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Mike Dean, Executive
Director, Common Cause Minnesota
Civic Caucus , 8301 Creekside Circle
#920, Bloomington, MN 55437
March 26, 2010
Verne Johnson (Chair); Paul Gilje, Jim Hetland (by phone) , Jan Hively (by
phone), Dan Loritz, Tim McDonald,
John Mooty, Wayne Popham (by phone), Clarence Shallbetter, Bob White
Mike Dean (executive director, Common
Cause Minnesota) argues that the recent decision of the U.S. Supreme Court
in Citizens United v.
Federal Elections Commission dramatically alters the landscape of election
funding in Minnesota and
dilutes the influence of individuals in campaigns. Common Cause presents
three strategies to offset the effects of the decision: Improve
transparency of corporate contributions over the short term, and require
shareholder approval for a corporation to make a political expenditure and
boost public financing of campaigns as longer-term efforts.
A. Context of the meeting—
Mike Dean will visit with the Caucus today to comment on the effects of
the January U.S. Supreme Court decision known now by the plaintiff
Citizens United, which was decided by a vote of 5-4 in favor of the
organization. The decision resolved a disagreement between Citizens United
and the Federal Elections Commission (FEC) over the showing of a video
critical of Hilary Clinton close to the 2002 elections. The FEC argued
that the video and its supporting advertisements violated McCain-Feingold
Act restrictions on corporate financing of political campaigns.
B. Welcome and
Dean is executive director of Common Cause Minnesota, a statewide
nonpartisan, nonprofit advocacy organization that works to promote fair
and clean elections, protect the independence of the judiciary, and make
government open and accountable to its citizens. Over the last year Dean
has worked to transform a dormant state chapter of Common Cause into an
important voice on good government issues in
Dean formerly was a senior account
executive for Himle Horner, Inc., a public relations/public affairs firm
that assists clients with public affairs, corporate communications, media
relations, crisis communications and other areas.
Prior to joining Himle Horner, Dean
directed the University of
Minnesota’s Legislative Network. In
this role he managed grassroots activities and launched a successful
online advocacy program that quadrupled the number of university
advocates. During that same period, Dean helped craft the grassroots
strategy that resulted in the passing of the
Previously, Dean worked as a national
grassroots organizer for Common Cause in Washington,
D.C. Dean graduated from the
University of Wisconsin-Madison
with a bachelor’s degree in political science and international relations.
C. Comments and discussion—During
Dean’s visit with the Civic Caucus, the following points were raised:
Dean provided an overview of the origins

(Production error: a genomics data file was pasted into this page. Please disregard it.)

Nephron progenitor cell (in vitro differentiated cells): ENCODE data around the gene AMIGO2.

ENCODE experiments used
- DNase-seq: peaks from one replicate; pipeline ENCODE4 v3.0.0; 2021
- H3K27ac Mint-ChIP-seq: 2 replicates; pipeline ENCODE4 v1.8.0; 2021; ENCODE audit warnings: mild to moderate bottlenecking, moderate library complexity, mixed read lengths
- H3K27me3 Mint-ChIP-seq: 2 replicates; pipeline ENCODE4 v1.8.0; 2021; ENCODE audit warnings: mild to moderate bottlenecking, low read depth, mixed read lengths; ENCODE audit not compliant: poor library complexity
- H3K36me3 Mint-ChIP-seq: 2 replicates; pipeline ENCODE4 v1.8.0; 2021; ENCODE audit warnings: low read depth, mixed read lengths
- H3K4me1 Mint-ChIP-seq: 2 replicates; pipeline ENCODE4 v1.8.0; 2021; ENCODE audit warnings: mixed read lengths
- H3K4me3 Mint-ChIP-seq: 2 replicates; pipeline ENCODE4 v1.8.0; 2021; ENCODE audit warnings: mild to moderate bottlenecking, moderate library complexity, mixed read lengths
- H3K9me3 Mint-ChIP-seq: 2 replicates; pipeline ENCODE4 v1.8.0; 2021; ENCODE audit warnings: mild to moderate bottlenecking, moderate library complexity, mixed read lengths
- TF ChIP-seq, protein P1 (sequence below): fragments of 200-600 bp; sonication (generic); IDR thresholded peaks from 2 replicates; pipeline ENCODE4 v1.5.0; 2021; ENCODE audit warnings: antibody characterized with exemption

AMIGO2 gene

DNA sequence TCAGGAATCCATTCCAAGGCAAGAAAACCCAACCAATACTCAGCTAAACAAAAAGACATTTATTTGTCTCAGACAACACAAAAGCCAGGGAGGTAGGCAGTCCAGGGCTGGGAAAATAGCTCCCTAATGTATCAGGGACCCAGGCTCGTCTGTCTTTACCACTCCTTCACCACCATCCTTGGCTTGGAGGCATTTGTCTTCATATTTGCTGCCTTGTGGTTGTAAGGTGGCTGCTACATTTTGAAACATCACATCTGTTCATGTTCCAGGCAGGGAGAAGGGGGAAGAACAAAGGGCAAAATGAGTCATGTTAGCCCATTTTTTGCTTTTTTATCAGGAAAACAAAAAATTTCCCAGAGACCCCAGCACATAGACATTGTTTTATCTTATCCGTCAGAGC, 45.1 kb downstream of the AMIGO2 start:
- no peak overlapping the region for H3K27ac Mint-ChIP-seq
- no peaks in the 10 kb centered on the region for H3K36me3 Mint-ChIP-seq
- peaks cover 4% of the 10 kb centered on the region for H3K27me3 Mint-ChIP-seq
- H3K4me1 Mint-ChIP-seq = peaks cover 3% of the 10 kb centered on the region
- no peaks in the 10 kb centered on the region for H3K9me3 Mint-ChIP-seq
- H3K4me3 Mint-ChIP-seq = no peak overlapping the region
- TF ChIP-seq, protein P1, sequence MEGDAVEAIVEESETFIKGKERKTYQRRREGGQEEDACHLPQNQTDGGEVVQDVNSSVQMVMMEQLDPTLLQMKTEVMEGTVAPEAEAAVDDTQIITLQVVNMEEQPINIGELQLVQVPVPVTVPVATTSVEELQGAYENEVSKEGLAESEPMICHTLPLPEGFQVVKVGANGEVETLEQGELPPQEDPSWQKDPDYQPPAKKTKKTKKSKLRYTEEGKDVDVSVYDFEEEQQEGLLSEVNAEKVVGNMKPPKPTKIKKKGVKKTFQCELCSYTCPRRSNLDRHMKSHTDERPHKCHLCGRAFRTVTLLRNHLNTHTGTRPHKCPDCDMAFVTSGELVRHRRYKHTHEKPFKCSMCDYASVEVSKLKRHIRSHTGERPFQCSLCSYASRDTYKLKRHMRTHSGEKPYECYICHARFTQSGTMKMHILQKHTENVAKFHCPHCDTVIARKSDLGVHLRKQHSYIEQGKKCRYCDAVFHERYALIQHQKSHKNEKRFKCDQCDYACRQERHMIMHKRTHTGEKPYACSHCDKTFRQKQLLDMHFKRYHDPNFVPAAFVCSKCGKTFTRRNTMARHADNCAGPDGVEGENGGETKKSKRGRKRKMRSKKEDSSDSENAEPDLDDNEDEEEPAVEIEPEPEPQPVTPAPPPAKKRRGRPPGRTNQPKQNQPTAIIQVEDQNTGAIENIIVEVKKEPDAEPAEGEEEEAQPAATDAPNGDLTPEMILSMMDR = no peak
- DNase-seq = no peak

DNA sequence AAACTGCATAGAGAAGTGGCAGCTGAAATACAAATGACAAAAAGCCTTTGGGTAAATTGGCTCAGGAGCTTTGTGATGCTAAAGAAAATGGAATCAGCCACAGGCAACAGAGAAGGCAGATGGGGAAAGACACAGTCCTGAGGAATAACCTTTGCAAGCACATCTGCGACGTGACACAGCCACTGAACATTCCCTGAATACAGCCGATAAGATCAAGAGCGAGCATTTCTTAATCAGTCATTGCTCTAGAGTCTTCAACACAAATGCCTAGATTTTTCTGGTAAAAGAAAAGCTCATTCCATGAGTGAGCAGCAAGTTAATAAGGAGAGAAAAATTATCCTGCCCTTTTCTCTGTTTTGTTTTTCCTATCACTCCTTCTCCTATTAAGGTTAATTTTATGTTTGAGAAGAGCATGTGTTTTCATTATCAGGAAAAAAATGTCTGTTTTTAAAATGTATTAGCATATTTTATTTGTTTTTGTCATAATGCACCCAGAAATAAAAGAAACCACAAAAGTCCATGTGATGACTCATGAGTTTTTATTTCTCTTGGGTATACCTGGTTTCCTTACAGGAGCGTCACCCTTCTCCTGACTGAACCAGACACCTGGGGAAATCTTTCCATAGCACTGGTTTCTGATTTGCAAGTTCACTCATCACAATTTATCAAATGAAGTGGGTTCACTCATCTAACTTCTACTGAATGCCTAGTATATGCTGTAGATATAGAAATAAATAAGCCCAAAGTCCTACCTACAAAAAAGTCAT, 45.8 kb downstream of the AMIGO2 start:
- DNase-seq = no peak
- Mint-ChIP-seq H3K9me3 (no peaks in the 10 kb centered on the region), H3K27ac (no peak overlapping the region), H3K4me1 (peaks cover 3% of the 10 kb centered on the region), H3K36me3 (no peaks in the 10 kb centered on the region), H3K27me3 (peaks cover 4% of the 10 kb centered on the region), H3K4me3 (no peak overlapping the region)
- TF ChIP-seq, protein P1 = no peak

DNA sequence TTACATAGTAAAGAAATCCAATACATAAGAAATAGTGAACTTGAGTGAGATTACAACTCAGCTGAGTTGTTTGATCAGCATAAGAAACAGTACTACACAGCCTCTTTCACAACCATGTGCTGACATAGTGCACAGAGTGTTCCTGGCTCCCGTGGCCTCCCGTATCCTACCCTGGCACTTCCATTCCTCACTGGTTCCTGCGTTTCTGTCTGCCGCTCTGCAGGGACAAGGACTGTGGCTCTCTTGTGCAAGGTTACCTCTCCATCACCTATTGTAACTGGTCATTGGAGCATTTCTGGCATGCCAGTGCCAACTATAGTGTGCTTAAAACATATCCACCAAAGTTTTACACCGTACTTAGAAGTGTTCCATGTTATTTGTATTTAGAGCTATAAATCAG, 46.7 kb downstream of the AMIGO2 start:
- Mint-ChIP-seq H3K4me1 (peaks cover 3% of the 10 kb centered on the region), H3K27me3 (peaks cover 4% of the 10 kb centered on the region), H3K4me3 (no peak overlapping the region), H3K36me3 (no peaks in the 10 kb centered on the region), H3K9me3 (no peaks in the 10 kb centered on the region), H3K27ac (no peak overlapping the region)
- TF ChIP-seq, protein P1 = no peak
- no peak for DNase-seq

and mission of Common Cause. The organization at one point had a large,
strong presence in the state. After some years of dormancy Dean is working
to rebuild the organization, and used the senate recount of the
Coleman/Franken race to advocate for a series of reforms that have
reintroduced Common Cause in Minnesota. Membership is growing. It is at
10,000 presently, with 3,000 dues-paying members. Dean’s strategy for
growing the organization’s financial base is to demonstrate value at the
capitol, then request support.
Common Cause was born of a commitment to
assure that government is not controlled by special interests. They look
at the ramifications of decisions and seek to remedy those that are
harmful for the public interest. That is the work of the organization
today, applied presently to campaign finance.
Effects of the Citizens
“The Citizens United decision is
extremely concerning,” Dean said. “It overturned the 1907 law called the
Tillman Act that banned corporate contributions from national political
campaigns. I don’t feel it was handled right—had no factual basis.” The
court sought the topic out. “The original suit did not include the
constitutionality question,” Dean lamented, echoing the dissenting opinion
that argued the majority pulled it into the realm of constitutionality in
order to write law.
“These are thoughtful people,” a member
observed, of the majority. So—though you don’t agree—what would their
position be, explained in the positive? “Explained in positive terms, the
majority’s opinion was that this got down to the purity of free speech.”
Overriding questions of corporate personhood, “free speech trumps
everything in this decision,” Dean said.
Writing for the majority, Kennedy reasoned
that, “If the First Amendment has any force, it prohibits Congress from
fining or jailing citizens, or associations of citizens, for simply
engaging in political speech.” He argued that there is no practical means
for separating media from other forms of corporations or parsing media
into news and other forms. The law as it stands, Kennedy said, would allow
Congress to suppress political speech in newspapers, books, television and
Methods to offset the
effect of the decision
Since this is now a constitutional matter,
Dean said, it will be very difficult to nullify by means of a
constitutional amendment. So Common Cause is promoting ideas to negate
some of the effects that they see coming from the ruling. There are three
pillars to their strategy: Improve transparency of corporate contributions
over the short term, expand shareholder authority approval for a
corporation to make a political expenditure and boost public financing
of campaigns as longer-term efforts.
increase transparency through immediate disclosure of independent